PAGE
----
Canada’s entire housing market is on the verge of collapse
From Justin Spittler, Editor, Casey Daily Dispatch:
Toronto’s housing market is unraveling…
Last month, home sales in Canada’s biggest city fell 40%. That was the largest annual decline since 2009.
But that wasn’t the only bad news to come out this past month.
The price of the average home in Toronto also fell 4.6% in July. That’s the biggest monthly decline since at least 2000.
It was also the third straight month that Toronto home prices fell. The average home is now selling for $175,000 less than it did in April.
That’s a staggering decline. But it’s just the beginning.
You see, the number of house listings in Toronto also jumped 5% last month. There are now 65% more homes listed for sale in Toronto than there were a year ago.
This is a bad sign.
It tells us homeowners in Toronto are running for the exits…
If this doesn’t change, the supply of Toronto homes will outstrip demand. This will send prices even lower.
Most investors aren’t taking this seriously. But they should.
After all, Toronto isn’t headed for a run-of-the-mill downturn. It’s headed for a crash.
I’m not the only one saying this, either.
David Madani, an economist at Capital Economics in Toronto, thinks housing prices could plunge as much as 40%. Madani also said that the coming downturn will be deeper and longer-lasting than previous ones.
That’s the last thing Toronto can afford right now.
Toronto’s housing market has been booming for nearly two decades…
Local housing prices are now up 218% since 2000.
That’s far more than prices have climbed in New York, Miami, Las Vegas, and even San Francisco.
Prices have risen so quickly, the average person can no longer afford to live in Toronto. These days, the only way to swing it is to borrow huge sums of money.
It’s complete insanity.
That’s why I’ve been writing about Toronto’s housing bubble this year. It’s also why I’ve been urging investors to take shelter.
If you took my advice, great. You’re much better off for it. If you haven’t yet, please read this essay closely.
As you’re about to see, a Toronto housing crash isn’t just a problem for Canadian real estate investors. Anyone with money in Canada’s stock market is in danger right now.
I’ll explain why in today’s essay. I’ll also tell you how to “flip” this crisis into big profits.
But let’s first be clear about something. This isn’t just happening in Toronto.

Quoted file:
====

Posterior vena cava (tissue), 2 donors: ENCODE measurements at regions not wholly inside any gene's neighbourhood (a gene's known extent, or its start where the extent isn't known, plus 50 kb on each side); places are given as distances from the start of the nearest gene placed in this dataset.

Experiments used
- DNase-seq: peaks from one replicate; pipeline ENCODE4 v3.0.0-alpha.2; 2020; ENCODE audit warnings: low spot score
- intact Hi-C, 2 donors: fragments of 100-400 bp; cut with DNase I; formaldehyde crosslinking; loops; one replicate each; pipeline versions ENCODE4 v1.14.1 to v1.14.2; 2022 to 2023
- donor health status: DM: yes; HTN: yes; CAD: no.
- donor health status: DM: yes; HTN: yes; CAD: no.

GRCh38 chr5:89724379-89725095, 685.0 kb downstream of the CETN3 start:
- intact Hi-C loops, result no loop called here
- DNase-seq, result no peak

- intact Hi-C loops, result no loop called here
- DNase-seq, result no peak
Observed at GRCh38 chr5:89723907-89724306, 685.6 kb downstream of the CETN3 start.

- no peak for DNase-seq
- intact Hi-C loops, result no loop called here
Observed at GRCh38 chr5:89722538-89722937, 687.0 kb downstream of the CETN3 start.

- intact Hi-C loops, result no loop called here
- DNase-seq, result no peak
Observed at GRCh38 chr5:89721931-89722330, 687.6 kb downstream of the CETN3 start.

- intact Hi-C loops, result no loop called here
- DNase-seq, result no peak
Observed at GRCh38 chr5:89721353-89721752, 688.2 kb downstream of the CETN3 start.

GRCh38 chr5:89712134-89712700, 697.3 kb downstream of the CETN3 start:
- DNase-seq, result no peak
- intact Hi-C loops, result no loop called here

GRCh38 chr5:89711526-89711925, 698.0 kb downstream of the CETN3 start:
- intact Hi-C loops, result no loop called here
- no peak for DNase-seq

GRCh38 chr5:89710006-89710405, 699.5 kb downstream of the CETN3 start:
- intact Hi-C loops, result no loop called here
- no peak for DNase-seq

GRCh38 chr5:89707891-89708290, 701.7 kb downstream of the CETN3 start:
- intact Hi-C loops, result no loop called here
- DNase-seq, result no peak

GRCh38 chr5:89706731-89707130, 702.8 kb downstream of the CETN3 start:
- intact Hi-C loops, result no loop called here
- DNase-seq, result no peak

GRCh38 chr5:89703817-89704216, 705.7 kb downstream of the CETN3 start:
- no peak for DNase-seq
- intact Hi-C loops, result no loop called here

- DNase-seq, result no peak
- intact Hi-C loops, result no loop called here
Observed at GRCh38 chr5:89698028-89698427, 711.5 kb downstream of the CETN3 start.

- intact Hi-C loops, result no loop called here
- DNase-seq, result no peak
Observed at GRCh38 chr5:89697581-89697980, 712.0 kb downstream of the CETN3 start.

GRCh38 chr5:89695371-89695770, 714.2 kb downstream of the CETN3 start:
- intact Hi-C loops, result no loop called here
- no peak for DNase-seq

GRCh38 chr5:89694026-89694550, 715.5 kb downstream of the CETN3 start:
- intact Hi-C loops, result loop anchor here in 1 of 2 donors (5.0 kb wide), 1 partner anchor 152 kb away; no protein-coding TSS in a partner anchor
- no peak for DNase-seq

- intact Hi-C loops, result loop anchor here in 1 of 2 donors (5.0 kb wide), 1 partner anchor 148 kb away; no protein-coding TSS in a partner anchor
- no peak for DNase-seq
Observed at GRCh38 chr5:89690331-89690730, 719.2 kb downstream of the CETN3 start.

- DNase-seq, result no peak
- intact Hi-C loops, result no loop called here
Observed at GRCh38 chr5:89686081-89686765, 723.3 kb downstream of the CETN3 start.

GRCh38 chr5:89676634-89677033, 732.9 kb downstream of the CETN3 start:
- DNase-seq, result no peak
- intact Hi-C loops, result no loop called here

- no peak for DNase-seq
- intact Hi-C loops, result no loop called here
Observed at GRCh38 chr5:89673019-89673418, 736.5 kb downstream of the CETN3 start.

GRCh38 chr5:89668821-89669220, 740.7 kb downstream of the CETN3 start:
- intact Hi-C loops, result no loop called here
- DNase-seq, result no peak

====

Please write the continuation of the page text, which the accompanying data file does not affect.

Canada’s entire housing market is collapsing…
In June, nationwide home resales fell 6.7%.
That’s the biggest monthly drop since 2010. It was also the third consecutive month that this happened.
The number of monthly home sales in Canada is now down 14% since April.
That’s a big drop. But it’s only going to get worse.
You can see why by looking at the chart below. It shows Canadian housing prices going back to 1975. It also tracks U.S. housing prices for comparison.
You can see that Canada’s housing market wasn’t slowed down by the last global financial crisis. It just kept rolling.
Canadian housing prices are now up 101% since 2009. And they’re up 218% since 2000. U.S. housing prices are up 85% over the same period.
As if that weren’t crazy enough, the average house in Canada is now selling for 16 times more than the average Canadian’s income. For perspective, this same ratio peaked at 12.5 during the last U.S. housing bubble.
You’re probably wondering how this is even possible…
It’s simple. Canadians have borrowed enormous sums of money to buy homes that they can’t afford.
You can see what I mean below. This chart shows how much debt the typical household in Canada has relative to income. A high ratio means households are highly indebted.
This ratio has surged 57% since 2009.
The typical Canadian household now owes C$1.67 in debt for every dollar of disposable income.
That’s a record high. It’s also 31% higher than where this ratio peaked during the last U.S. housing bubble.
In short, Canada’s housing market is floating on a sea of debt…
And that’s a threat to everyone investing in Canada today.
This isn’t an exaggeration. It’s not hyperbole. It’s simply the hard truth.
You see, real estate, financial, and insurance companies now make up around 38% of Canada’s stock market. These same industries made up just 21% of the S&P 500 back in 2008.
Real estate and related industries also account for about half of Canada’s stock market earnings.
Housing is the backbone of Canada’s economy, too.
In fact, residential property construction accounts for about 7% of Canada’s economic output. For comparison, residential construction accounted for 6% of U.S. economic output in 2007.
And perhaps most alarming of all, housing ownership transaction costs have accounted for 21% of total gross domestic product (GDP) growth post-2014.
If it crashes, the rest of Canada is going to have big problems…
That’s why it’s so important to take precautions if you haven’t already.
Here are two things you should do today if you have so much as a penny in Canada’s stock market…
- Get out of Canadian housing and bank stocks. These stocks will plummet if Canada’s housing market crashes.
- You might also want to bet against the Canadian dollar. The easiest way to do this is to short (bet against) the CurrencyShares Canadian Dollar Trust (FXC).
This trust tracks the value of the Canadian dollar against a basket of other currencies. Its value should fall if a housing crisis causes Canada’s economy to implode.